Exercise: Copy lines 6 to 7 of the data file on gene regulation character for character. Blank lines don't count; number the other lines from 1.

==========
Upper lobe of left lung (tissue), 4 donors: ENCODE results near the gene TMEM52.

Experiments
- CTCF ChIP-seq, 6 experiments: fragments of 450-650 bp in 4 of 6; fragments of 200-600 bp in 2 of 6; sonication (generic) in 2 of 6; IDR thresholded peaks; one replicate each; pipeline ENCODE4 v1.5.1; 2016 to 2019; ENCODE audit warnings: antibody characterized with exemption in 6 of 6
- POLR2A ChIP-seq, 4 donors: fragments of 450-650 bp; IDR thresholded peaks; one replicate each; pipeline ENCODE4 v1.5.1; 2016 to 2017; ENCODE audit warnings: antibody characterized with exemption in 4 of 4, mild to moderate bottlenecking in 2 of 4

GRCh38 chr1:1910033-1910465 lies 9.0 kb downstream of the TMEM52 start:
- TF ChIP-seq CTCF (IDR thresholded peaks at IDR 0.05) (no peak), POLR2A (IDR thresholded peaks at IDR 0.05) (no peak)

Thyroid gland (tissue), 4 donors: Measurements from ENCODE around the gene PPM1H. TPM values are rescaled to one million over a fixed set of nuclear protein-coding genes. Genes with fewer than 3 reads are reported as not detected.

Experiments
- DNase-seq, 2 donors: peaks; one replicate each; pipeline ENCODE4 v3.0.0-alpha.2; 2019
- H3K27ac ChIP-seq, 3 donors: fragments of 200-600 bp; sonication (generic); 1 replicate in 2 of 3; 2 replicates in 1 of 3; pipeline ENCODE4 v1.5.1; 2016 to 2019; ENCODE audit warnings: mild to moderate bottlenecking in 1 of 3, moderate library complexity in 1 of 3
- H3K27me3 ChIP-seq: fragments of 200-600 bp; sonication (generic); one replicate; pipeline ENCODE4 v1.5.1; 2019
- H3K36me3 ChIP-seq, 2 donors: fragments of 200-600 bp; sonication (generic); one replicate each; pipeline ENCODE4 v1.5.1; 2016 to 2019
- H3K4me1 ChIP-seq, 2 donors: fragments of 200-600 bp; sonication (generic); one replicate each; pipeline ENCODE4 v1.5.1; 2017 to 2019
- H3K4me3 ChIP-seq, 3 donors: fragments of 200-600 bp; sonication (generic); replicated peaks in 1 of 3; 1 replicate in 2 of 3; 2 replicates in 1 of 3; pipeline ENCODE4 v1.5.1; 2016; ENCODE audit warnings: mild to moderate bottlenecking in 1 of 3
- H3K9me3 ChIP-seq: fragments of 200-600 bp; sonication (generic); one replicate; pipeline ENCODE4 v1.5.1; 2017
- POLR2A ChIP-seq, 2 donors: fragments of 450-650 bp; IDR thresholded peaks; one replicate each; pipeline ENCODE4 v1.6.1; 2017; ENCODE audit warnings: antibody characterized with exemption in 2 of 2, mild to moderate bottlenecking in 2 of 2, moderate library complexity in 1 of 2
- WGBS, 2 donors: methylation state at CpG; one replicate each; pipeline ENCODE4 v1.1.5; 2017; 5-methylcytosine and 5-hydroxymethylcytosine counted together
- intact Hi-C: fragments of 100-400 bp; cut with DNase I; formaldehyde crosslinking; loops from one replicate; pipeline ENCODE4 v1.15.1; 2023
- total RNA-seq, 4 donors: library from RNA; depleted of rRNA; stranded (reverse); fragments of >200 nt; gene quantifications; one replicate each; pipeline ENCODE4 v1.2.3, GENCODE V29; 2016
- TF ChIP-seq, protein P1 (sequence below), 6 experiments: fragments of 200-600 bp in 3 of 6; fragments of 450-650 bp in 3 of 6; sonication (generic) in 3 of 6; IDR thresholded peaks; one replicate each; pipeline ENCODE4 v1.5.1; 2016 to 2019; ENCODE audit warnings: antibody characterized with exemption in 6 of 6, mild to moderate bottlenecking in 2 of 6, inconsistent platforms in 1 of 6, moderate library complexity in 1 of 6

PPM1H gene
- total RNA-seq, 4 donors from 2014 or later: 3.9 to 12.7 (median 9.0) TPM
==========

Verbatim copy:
- TF ChIP-seq CTCF (IDR thresholded peaks at IDR 0.05) (no peak), POLR2A (IDR thresholded peaks at IDR 0.05) (no peak)

Thyroid gland (tissue), 4 donors: Measurements from ENCODE around the gene PPM1H. TPM values are rescaled to one million over a fixed set of nuclear protein-coding genes. Genes with fewer than 3 reads are reported as not detected.